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12/30/96 BRUCE NAGEL v. RAYMOND T. WAGNER

APPELLATE COURT OF ILLINOIS, SECOND DISTRICT


December 30, 1996

BRUCE NAGEL, D/B/A NAGEL TRUCKING, AND NAGEL TRUCKING AND MATERIALS, INC., PLAINTIFFS-APPELLANTS,
v.
RAYMOND T. WAGNER, JR. *FN1, DIRECTOR OF REVENUE, AND THE DEPARTMENT OF REVENUE, DEFENDANTS-APPELLEES.

Appeal from the Circuit Court of Kane County. No. 95--TX--023. Honorable Melvin E. Dunn, Judge, Presiding.

The Honorable Justice Thomas delivered the opinion of the court. McLAREN, P.j., and Bowman, J., concur.

The opinion of the court was delivered by: Thomas

JUSTICE THOMAS delivered the opinion of the court:

Plaintiffs, Bruce Nagel, d/b/a Nagel Trucking, and Nagel Trucking and Materials, Inc., appeal the trial court's judgment affirming the decision of defendant the Department of Revenue (the Department), which determined that both the materials plaintiffs transported and certain transportation charges plaintiffs levied were subject to the Retailers' Occupation Tax (the ROT). The issue on appeal is whether the trial court erred in finding that the transportation charges were subject to the ROT. We affirm.

Plaintiff Bruce Nagel, d/b/a Nagel Trucking is a sole proprietorship whose primary business is the transportation of materials. Plaintiff Nagel Trucking and Materials, Inc., is the successor in interest to that sole proprietorship. Because the distinction between plaintiffs is not relevant to this appeal, we will refer to plaintiffs collectively as "plaintiff."

Some of plaintiff's customers requested that plaintiff locate and sell them materials in addition to providing transportation services. On those occasions, plaintiff advanced the charges to pay the supply source for the materials and then delivered the materials to plaintiff's customers. Plaintiff then billed the customers an aggregate charge for the sale and transportation of the materials.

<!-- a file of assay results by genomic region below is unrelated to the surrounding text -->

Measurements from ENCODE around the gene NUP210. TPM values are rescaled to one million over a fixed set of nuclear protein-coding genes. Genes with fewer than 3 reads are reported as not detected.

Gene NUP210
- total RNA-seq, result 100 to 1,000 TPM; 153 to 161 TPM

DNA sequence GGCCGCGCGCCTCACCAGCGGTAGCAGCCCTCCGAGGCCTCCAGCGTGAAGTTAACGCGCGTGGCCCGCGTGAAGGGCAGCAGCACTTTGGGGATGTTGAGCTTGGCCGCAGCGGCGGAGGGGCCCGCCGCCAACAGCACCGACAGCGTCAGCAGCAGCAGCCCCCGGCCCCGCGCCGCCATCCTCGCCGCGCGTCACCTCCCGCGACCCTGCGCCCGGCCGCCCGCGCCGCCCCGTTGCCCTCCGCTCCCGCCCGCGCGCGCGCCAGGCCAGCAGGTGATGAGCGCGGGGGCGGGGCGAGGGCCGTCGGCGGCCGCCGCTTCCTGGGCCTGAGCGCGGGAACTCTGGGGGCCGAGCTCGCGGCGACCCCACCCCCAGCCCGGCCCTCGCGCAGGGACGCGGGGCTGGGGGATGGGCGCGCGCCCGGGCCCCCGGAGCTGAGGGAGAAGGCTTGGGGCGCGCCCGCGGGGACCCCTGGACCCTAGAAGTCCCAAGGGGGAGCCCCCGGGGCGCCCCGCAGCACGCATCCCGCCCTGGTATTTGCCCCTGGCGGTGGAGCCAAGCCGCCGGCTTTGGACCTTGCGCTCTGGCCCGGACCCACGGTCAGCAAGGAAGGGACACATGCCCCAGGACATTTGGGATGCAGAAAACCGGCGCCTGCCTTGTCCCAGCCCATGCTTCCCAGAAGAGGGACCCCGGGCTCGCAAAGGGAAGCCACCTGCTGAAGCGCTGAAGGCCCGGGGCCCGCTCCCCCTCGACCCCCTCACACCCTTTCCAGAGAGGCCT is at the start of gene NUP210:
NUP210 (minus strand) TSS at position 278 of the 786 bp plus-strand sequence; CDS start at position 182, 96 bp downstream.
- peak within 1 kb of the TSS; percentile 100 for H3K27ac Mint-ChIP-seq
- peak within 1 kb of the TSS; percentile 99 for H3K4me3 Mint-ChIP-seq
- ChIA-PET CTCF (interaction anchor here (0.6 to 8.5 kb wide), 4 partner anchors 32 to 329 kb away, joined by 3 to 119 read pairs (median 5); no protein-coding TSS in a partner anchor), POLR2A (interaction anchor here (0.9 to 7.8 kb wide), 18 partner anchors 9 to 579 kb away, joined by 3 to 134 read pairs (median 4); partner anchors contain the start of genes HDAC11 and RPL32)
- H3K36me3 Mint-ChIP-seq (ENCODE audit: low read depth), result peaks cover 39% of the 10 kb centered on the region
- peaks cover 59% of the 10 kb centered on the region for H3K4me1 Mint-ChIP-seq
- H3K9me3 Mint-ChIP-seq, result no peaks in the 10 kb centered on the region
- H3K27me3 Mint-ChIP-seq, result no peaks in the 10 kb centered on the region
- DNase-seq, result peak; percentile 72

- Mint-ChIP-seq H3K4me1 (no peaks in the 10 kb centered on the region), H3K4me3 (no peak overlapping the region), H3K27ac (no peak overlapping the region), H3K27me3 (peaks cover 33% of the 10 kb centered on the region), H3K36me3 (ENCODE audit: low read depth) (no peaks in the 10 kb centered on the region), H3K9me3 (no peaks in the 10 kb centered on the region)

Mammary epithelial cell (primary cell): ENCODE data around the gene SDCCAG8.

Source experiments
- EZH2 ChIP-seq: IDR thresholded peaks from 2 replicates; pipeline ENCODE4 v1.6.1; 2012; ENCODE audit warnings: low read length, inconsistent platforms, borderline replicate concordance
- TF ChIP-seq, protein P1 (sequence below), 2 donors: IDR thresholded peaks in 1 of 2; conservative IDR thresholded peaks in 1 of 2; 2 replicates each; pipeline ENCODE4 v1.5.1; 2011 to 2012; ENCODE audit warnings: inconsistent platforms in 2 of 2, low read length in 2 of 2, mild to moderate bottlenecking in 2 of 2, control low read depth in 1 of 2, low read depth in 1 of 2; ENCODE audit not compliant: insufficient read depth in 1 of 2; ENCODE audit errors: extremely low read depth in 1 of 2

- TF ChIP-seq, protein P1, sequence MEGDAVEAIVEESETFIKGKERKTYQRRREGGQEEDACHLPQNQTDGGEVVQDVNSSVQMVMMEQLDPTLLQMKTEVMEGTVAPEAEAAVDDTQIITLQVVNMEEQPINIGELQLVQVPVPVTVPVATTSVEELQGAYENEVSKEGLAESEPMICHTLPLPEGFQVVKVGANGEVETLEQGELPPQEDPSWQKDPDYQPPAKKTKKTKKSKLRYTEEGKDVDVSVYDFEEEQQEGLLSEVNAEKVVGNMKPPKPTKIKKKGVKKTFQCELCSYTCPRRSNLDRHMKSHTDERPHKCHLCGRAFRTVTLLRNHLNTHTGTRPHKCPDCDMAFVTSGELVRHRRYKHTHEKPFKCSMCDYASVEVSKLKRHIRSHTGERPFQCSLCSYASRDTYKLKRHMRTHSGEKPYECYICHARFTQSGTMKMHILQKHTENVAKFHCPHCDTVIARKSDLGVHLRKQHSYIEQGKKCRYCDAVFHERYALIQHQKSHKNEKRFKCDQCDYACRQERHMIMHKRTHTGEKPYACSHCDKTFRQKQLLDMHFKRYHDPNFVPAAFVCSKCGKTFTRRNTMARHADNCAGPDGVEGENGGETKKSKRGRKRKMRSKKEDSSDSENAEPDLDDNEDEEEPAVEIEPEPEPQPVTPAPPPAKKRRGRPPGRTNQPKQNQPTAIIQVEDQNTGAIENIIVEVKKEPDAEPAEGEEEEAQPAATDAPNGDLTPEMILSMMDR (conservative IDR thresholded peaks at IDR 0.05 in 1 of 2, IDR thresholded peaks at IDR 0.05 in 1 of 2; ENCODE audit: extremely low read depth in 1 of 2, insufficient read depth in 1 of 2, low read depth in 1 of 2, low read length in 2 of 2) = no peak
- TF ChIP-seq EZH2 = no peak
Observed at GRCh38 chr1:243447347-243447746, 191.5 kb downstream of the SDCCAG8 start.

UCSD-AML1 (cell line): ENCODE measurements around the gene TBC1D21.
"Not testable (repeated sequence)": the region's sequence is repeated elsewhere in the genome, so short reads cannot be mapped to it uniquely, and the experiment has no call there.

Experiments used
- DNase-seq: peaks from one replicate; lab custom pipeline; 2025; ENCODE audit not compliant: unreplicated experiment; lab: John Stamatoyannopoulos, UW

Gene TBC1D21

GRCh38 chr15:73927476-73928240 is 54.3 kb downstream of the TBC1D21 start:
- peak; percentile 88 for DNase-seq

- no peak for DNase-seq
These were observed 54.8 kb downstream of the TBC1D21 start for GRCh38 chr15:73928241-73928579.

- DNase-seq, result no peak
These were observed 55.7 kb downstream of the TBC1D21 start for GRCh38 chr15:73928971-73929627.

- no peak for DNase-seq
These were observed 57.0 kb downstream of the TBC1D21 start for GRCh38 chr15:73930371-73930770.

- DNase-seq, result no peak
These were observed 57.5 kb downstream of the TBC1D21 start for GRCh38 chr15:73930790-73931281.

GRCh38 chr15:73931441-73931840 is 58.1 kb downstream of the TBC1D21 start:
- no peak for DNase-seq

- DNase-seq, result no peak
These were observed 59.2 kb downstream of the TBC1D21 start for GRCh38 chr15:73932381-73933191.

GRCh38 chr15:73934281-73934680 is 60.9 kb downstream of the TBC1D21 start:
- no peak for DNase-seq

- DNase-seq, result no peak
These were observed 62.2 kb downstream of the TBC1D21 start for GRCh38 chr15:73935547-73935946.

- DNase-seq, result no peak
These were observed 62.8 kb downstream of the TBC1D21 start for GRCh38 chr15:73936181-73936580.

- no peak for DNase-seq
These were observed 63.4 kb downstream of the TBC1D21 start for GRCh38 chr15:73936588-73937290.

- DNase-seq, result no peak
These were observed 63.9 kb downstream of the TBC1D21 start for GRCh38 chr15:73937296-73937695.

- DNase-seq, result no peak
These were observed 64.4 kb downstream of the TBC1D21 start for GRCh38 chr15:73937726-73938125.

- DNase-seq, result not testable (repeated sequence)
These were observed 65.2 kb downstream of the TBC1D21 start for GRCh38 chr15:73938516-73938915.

The Department audited plaintiff's operations and assessed the ROT on both the sale and transportation of the materials. Plaintiff requested an administrative hearing. At the hearing, plaintiff did not contest the portion of the assessment which applied to the materials. Plaintiff paid the ROT on the materials portion of the assessment, including penalties and interest. Plaintiff only contested the portion of the assessment which applied to the transportation of the materials.

Using plaintiff's records, the Department and plaintiff agreed on the amount of each transaction represented by transportation charges. However, the Department held that, because plaintiff failed to overcome the Department's prima facie case with documentary evidence showing that the sale of the materials and the transportation of the materials were separate transactions, defendant owed the ROT on both the sale of the materials and the transportation of the materials.

Plaintiff filed a complaint for administrative review. The trial court affirmed the Department's decision and its rationale. Plaintiff filed a timely notice of appeal.